Our clients are often surprised to learn that the process of shipping a pet to New Zealand requires a significant amount of time and preparation. Our team of experts can provide an explanation of what this looks like, in addition to managing your pet's entire move so you don't have to navigate it alone!
What to Know Before Moving Dogs and Cats to New Zealand
Microchip and Vaccinations
The 180 day timeline for moving a pet to New Zealand begins with a microchip and primary rabies vaccination.
Non-Approved Countries and Banned Species
Species restrictions apply. If your pet is not a dog or a cat, chances are you may not be able to import them here.
An official government veterinarian must complete the rabies vaccination and the RNAT test declaration.
Blood Tests and Other Treatments
A rabies antibody test must be performed 90 days prior to departure.
Once your pet's blood test is completed, the documentation process begins!
All pets entering New Zealand must complete ten days of quarantine upon arrival.
New Zealand Pet Import Requirements and Timeline
Microchip and Vaccinations
Time frame: at least 6 months before departure
Pets must have microchip identification, and the microchip must be implanted before the rabies vaccination is administered. Be sure to obtain certification of the period of validity for the particular vaccinations that you obtain (some are good for two years, others for only one). Pet must be at least 90 days old at time of first vaccination.
How We Help with Vaccinations and Vet Records
- Does your pet have records in multiple locations? Is your veterinarian properly accredited? Are all required vaccinations in line with import and export regulations? There is a lot to consider. We’ve got you covered!
- New Zealand requires a compliant microchip, rabies vaccination, and multiple tests, which typically results in 4-5 vet visits, all of which we will manage. Our team also provides sample documents to help ensure everything is properly filled out and signed the first time. Failure to meet all of these requirements can potentially result in the 180-day quarantine or return of a pet to its origin country.
- Our relocation coordinators manage an average of 190 vet visits per month, consult veterinarians through each requirement, and stay up to date on regulatory changes so you and your vet don’t have to.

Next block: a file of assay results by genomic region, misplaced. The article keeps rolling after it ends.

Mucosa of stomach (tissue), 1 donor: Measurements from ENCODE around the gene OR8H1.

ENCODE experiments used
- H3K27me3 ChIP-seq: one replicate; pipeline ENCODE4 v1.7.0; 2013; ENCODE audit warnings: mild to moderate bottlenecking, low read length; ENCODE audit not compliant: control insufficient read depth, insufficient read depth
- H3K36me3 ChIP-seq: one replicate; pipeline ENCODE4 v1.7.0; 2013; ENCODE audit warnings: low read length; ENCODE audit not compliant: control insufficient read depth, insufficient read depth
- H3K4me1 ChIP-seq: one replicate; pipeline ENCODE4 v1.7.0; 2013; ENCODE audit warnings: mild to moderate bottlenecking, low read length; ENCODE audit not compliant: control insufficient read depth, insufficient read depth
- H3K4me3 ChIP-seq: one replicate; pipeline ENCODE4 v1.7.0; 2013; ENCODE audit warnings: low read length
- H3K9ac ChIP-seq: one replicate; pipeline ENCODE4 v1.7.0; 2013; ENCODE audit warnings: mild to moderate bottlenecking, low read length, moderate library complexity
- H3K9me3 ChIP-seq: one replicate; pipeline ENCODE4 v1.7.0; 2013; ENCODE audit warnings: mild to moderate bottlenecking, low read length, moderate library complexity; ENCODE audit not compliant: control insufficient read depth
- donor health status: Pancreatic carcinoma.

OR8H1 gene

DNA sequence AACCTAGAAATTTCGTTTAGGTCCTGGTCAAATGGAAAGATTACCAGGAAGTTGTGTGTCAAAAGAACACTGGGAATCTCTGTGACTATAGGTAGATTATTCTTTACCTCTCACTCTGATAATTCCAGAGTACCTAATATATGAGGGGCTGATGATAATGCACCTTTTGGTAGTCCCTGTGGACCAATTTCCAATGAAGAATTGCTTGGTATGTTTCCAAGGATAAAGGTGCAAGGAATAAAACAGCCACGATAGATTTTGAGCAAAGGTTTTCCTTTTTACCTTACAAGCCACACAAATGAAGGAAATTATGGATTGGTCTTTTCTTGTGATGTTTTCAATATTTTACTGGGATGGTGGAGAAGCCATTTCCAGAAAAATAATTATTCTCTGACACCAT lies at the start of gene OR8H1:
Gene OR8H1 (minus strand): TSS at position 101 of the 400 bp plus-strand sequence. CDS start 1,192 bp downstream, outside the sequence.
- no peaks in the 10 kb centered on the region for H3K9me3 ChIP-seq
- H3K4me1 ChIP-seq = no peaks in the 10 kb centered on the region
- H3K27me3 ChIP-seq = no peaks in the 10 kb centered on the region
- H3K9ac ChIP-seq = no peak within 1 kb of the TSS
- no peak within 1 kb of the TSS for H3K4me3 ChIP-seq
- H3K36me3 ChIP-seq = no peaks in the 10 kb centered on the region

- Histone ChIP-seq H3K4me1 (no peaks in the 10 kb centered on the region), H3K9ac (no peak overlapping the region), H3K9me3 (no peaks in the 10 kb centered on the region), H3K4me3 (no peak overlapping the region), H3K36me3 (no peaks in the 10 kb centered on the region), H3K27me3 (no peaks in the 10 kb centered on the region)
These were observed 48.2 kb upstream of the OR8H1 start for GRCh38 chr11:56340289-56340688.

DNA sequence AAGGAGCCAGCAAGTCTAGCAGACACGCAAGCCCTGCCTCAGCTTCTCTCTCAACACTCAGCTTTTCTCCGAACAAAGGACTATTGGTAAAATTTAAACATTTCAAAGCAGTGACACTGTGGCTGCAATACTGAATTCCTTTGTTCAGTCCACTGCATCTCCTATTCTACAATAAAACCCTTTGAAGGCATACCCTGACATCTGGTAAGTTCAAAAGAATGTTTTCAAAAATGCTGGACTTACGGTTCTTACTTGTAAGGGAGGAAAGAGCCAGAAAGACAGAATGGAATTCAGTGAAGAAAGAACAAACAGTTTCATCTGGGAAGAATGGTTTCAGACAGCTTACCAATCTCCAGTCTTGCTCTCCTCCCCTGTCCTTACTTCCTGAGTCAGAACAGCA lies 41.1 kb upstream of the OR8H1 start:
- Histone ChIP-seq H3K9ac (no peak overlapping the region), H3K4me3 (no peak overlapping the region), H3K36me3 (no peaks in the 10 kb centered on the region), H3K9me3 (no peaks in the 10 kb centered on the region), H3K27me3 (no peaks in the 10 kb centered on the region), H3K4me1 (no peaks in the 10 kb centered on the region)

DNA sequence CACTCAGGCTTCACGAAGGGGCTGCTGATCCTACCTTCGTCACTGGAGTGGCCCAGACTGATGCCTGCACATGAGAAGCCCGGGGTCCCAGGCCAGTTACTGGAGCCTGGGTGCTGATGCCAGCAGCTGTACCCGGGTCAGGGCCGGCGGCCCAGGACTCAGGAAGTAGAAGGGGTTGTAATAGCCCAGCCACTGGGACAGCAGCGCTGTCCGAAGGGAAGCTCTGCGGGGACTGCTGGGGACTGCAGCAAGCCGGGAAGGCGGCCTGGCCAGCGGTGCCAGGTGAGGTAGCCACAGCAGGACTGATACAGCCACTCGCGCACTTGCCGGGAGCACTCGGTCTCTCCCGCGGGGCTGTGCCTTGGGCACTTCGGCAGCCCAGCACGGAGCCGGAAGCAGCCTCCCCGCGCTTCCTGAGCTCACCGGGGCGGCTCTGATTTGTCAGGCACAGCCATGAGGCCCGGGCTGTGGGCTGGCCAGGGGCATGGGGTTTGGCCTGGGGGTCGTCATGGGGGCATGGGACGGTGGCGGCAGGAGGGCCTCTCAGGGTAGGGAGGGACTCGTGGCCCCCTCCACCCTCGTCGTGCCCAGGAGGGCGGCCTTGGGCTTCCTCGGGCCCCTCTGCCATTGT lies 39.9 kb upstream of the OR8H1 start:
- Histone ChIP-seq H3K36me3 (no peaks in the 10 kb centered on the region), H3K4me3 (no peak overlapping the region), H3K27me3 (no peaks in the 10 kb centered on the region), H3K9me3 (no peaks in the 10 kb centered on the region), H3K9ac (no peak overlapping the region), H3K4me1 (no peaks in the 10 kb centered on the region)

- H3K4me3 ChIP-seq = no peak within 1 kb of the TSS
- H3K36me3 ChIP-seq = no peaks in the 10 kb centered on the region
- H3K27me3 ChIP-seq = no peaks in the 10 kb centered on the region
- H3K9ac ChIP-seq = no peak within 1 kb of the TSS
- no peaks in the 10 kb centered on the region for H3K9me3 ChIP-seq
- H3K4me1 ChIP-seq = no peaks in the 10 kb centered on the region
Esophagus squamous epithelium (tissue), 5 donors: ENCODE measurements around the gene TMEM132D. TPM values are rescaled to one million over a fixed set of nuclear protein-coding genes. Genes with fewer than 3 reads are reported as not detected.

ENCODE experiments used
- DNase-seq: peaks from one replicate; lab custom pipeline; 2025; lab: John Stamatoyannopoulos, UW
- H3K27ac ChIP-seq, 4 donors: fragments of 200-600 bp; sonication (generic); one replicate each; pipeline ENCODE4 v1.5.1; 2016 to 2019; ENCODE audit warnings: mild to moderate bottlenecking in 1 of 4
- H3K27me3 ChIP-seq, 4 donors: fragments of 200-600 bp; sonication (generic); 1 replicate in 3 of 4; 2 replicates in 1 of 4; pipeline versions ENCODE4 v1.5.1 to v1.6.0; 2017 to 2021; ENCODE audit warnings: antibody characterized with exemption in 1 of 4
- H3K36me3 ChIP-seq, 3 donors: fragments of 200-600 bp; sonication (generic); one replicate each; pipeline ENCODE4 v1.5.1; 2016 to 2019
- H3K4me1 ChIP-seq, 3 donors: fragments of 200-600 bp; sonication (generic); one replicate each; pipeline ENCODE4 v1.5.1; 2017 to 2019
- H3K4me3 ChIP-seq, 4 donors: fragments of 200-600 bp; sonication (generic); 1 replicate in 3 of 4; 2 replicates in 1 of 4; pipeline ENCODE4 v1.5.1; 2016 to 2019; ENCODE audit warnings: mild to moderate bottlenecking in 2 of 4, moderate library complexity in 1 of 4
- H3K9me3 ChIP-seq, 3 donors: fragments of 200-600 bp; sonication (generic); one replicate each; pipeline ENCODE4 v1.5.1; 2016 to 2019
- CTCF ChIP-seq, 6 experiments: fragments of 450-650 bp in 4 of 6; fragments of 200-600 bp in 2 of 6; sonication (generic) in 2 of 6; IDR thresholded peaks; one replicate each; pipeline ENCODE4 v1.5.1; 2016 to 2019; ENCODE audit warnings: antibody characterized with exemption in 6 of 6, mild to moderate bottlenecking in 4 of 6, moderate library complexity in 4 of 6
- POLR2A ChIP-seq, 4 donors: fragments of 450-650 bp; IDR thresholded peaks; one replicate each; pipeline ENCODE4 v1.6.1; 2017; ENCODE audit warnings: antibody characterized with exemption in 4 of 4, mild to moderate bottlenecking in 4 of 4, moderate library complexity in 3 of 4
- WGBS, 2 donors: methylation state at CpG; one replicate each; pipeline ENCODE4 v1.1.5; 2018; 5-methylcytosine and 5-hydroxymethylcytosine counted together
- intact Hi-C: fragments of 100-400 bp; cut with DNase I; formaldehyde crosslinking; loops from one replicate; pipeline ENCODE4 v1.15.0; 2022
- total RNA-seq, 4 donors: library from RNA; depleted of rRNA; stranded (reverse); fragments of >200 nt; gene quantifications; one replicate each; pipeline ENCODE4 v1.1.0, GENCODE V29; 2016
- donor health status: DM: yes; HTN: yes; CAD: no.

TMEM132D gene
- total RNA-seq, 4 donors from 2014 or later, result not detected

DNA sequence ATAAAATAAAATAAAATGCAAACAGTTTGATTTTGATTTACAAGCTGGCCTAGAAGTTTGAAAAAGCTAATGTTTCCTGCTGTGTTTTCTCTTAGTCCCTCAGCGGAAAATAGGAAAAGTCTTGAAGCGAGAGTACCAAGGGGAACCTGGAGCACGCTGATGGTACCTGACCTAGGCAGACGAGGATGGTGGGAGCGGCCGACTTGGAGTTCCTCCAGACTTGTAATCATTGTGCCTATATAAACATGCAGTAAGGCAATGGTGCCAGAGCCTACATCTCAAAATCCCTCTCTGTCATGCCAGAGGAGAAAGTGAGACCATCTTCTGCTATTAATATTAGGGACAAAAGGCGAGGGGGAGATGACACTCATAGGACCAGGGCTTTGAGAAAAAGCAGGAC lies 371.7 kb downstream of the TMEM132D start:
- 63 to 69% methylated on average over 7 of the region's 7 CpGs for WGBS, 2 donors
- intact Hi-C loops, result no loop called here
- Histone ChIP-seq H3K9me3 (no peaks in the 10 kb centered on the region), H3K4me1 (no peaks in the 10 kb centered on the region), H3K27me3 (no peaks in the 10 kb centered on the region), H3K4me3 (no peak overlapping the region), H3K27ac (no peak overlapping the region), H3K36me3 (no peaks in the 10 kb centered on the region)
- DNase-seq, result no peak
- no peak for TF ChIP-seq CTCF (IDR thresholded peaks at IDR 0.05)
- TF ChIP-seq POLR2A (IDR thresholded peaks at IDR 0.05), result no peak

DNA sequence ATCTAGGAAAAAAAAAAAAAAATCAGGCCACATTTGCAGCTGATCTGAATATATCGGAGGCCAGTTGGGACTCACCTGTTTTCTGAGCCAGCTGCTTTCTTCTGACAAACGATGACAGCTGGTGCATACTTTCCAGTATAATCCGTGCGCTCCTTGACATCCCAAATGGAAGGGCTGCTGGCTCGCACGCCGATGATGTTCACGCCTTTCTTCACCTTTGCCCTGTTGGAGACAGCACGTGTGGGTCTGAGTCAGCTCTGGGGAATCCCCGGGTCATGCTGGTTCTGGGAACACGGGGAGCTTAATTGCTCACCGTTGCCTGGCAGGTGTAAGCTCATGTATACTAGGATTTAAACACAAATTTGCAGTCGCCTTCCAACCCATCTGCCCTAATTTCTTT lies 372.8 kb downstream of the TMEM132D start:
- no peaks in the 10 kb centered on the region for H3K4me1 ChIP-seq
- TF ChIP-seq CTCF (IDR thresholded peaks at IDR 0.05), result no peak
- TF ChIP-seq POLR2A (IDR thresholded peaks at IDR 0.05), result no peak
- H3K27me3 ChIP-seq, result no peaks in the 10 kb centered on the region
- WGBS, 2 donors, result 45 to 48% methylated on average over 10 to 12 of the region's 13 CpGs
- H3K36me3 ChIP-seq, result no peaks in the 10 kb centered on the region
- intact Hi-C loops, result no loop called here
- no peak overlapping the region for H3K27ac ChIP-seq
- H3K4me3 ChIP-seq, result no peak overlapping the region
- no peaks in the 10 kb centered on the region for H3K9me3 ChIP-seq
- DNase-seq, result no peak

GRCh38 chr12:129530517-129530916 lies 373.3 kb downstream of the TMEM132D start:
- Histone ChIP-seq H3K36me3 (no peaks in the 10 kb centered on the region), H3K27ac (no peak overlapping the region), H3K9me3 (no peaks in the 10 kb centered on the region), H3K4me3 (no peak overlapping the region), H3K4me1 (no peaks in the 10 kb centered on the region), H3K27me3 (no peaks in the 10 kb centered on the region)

In preparation for quarantine, pets must get the following vaccinations:
- Dogs be given DHPP/Bordetalla within a year of their departure, and at least 14 days before their departure.
- Dogs be given Canine Influenza H3N2 and H3N8 within a year of their departure, and at least 21 days before their departure (keeping in mind the CIV requires a booster and they want the booster to be given 21 days before they depart, so the initial vaccine needs to be given 3-4 weeks ahead of time).
- Cats be given FVRCP within a year of their departure, and at least 14 days before they depart.
Non-Approved Countries and Banned Species
Certain pets and countries of origin may require a different travel plan, or prevent you from moving your pet to New Zealand
Only dogs and cats may be imported to New Zealand at this time with very few exceptions. Also, depending on your country of origin you may need to take some extra steps.
Do you know how to move from a non-approved country?
- While we can't manage the import of a banned species or breed, we can work with you on a plan for importing a pet from an “unlisted country”. These are countries that are not listed as a category 1, 2, or 3 by the New Zealand MInistry for Primary Industries.
- Banned dog breeds/types include: Brazilian Fila, Dogo Argentino, Japanese Tosa, and Perro de Presa Canario, and American Pit Bull Terrier.
- Dogs diagnosed with Babesia gibsoni or Brucella canis are not eligible for import regardless of treatment.
- Not sure if your pet is eligible? Consult with one of our experts to determine if your pet can be cleared for import!
Time frame: before applying for your import permit
Your veterinarian must: check the RNAT test laboratory report and rabies vaccination certificate; complete, sign and stamp the declaration; and ensure completed RNAT test declaration contains all required information.
What happens if your veterinarian isn't accredited?
- Your dedicated relocation coordinator has likely already worked with an accredited vet in your area, or can recommend one.
- At this stage, we provide detailed templates and a step-by-step guide for your veterinarian and answer any questions regarding the proper completion of the form.
- It's not uncommon for a client's veterinarian to lack these required credentials for import. However, we can provide guidance with this process if they'd like to become accredited.
- Did you know about the timeline for the final vet visit? In order to avoid delays, we include this in our service with a veterinarian we know and trust with international travel preparation!
- The endorsement for NZ is called an OVD (Official Veterinary Declaration). We send that, proof of microchip, rabies, and TITER all to the USDA to get the OVD endorsed for your pet's trip.